Unchained Melody as House Sale in Jeopardy

Faith House, Tufton Street, Westminster

Faith House, Tufton Street, Westminster (Photo credit: Wikipedia)

The chain for my house sale and flat purchase is in a state of semi-collapse. Solicitor’s secretary has tried to calm me down! Situation: My buyers’ buyers withdrew their offer. (My buyer can’t purchase my house until he’s sold his.)

Fortunately, he already has another 4 viewings at least on his house this week (complicated, huh?) and the chain could be reinstated.

I feel permanently thwarted in my efforts to move on from the marital home. First my dad died, then I had major health probs, then surgery, which took months to recover from, then all the work involved to get the house ‘sale ready’. All this while coping with an as yet incurable chronic illness.

I genuinely feel like some malevolent force is keeping me prisoner in this house. It’s pathetic. And if any soul tells me “it’s all in God’s plan” and that “he has wonderful things in store for me” I shall either commit hari kari or scream. Loudly.

I am tempted to think that faith is a load of bunkum. But then I meet people for whom faith is a real, solid entity. Are they just deluded? I don’t know. My faith is shaky.


Peter Andre and My BFF

English: Peter Andre on 5 February 2010.

English: Peter Andre on 5 February 2010. (Photo credit: Wikipedia)

The Antipodean crooner and reality star Peter Andre, currently wowing viewers of Strictly Come Dancing, is a deadringer for my male BFF. They even share accents.

BFF leads a dangerous life in many ways – through his work and hobbies. All legal and above board, of course, but they are activities that most other men and women would never contemplate doing. Needless to say, he is often in my prayers.

What a contrast to my MPF (male platonic friend) who won’t go anywhere without a companion. Not even to a concert. And he’s in his 50s too. What a waste. He should be in my prayers too because not to have the confidence to do such simple everyday things is an affliction, isn’t it?

The Passive Mother and My Prayers for Patience

Portrait of Miss Georgina Pope, head nurse of ...

Portrait of Miss Georgina Pope, head nurse of First Canadian Contingent during the Boer war. Possibly in her nurse’s uniform from Bellevue Hospital, New York (Photo credit: Wikipedia)

Why does my mother not ask people questions or ask how they are? Is it selfishness or a lack of confidence? I think it is the latter. I hope it’s that!

I think it infantilises me because its left up to me to do the ‘filling in’, all the communication work – like the child I was returning home from school and babbling on about my day. I still have to do that. I also feel that i have to persuade her on the worth of my words. Weird.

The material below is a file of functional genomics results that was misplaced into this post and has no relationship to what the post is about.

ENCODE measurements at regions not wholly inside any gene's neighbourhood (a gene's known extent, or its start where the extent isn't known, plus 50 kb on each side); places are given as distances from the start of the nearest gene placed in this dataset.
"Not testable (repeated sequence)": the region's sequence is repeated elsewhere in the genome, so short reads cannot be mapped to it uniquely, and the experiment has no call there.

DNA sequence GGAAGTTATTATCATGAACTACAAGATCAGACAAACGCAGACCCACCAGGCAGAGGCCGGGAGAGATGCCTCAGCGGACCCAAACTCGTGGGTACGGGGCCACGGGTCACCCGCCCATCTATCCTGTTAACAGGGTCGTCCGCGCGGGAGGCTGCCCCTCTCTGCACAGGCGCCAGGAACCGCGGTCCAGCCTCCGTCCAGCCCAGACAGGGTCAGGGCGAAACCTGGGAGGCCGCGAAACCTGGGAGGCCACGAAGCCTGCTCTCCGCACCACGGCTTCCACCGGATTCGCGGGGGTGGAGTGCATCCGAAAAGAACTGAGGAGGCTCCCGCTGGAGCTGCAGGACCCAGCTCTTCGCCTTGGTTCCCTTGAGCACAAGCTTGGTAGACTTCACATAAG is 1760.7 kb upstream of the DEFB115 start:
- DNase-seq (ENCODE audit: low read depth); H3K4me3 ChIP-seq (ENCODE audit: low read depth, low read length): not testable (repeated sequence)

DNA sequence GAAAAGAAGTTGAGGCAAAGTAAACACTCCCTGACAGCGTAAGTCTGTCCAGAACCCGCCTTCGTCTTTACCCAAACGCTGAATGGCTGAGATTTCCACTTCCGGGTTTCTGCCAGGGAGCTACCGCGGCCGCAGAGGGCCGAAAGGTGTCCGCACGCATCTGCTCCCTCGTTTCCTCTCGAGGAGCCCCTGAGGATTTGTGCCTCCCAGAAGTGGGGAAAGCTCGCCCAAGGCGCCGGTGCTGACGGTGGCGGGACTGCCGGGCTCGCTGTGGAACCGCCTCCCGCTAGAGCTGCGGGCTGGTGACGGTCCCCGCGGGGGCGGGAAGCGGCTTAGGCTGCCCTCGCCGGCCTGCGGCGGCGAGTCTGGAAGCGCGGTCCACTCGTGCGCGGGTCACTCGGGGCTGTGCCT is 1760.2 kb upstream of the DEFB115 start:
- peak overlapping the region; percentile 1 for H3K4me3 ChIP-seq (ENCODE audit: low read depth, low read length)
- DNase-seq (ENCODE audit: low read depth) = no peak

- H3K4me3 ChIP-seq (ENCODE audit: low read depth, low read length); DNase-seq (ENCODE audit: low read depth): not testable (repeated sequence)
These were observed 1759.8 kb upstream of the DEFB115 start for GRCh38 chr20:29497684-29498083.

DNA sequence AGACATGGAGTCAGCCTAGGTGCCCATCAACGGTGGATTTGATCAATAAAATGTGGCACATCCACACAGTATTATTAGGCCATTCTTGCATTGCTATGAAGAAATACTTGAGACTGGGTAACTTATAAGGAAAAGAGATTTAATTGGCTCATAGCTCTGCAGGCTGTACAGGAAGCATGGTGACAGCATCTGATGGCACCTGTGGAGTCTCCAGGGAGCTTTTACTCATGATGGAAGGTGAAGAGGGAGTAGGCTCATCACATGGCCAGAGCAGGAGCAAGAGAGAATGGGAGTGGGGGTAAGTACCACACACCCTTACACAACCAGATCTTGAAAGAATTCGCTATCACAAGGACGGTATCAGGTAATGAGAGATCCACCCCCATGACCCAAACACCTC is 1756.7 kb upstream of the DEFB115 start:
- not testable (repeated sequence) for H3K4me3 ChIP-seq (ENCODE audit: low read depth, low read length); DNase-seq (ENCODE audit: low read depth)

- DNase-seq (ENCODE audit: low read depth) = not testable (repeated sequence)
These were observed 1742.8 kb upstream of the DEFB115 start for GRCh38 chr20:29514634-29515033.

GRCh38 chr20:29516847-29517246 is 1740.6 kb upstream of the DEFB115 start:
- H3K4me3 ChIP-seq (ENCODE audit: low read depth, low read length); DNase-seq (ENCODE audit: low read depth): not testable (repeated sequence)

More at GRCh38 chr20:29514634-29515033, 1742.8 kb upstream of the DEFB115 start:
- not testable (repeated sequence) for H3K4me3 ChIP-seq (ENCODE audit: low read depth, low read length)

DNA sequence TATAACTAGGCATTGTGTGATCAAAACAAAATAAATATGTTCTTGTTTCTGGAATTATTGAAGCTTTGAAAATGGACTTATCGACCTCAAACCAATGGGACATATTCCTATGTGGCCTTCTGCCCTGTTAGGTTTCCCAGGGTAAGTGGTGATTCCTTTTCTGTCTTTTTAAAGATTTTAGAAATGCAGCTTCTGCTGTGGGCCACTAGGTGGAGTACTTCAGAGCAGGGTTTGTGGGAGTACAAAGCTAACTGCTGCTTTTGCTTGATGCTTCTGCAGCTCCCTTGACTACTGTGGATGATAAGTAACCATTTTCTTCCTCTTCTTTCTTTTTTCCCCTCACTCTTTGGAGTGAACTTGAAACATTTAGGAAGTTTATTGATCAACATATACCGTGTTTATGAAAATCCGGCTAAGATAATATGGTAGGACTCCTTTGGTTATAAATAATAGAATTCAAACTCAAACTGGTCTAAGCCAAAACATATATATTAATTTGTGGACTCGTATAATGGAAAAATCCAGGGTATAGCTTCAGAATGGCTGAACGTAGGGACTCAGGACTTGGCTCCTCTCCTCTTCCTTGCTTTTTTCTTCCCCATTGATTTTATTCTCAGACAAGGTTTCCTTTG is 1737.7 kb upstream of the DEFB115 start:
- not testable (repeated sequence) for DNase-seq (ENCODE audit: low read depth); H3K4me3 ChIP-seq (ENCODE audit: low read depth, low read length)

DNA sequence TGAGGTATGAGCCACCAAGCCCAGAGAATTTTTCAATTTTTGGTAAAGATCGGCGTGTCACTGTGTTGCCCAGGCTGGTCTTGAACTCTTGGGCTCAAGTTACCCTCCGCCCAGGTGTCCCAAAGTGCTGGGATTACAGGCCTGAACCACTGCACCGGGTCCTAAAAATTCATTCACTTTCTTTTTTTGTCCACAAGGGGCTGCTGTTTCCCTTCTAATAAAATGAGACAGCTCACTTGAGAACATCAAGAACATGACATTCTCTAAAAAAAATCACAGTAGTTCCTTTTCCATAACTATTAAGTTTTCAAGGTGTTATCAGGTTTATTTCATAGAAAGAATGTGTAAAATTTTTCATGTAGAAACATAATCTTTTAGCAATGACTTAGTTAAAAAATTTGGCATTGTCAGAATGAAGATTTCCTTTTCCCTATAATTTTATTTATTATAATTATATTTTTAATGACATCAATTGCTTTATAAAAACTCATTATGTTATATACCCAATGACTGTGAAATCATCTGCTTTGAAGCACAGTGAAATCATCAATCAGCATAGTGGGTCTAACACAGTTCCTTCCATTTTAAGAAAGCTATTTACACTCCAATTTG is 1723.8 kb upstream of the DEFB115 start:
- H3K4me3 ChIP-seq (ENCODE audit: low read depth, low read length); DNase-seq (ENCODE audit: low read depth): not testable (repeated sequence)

When she came to stay here for 4 weeks she didn’t ask my (many!) friends one question. Not one question. She did ask my ex-husband a question but only after I prompted her.
When my platonic male friend (PMF) came to stay with us overnight she didn’t ask him anything. She talked to him at length but about herself. She has always been like this, it’s not just because she’s elderly, although it becomes more apparent when someone is elderly.

Maybe it is something to do with the job she had. She was a nurse, beginning in the 1950s. I think it might be something to do with working with consultants. I think these men made women, i.e., the nurses, feel stupid if they asked anything. They were like gods. Consultants spoke and nurses listened and carried out tasks.

My whole life I have never known her to ask a shop assistant for help. Rather than do that she will just walk out of the place without buying the thing that she needs.

I am praying for more patience and understanding!

In the Waiting Room


Am sitting here waiting to see if this man who has offered my house before, but who wasn’t in a position to move but is now, is going to buy my house. It’s torture. Like waiting for a callback on X Factor!

Divorce Support Group Comes Through For Me

Divorce Busting

Divorce Busting (Photo credit: Wikipedia). This book didn’t save my marriage but it did help us to part more amicably than we could have done. 

I popped back to my divorce support group last night after a long absence – as something has come up in my ‘journey’ that made that feel necessary. After 28 years of us being in each others’ lives my Ex is moving several hundred miles away.

This has brought up a confusing mix of feelings, memories and thoughts. The group really did help though. One of my church friends just said a few sentences that made such a lot of sense and I also got to see how far I have come in relation to the ‘newbies’ – the ones who are in the early stages of separation.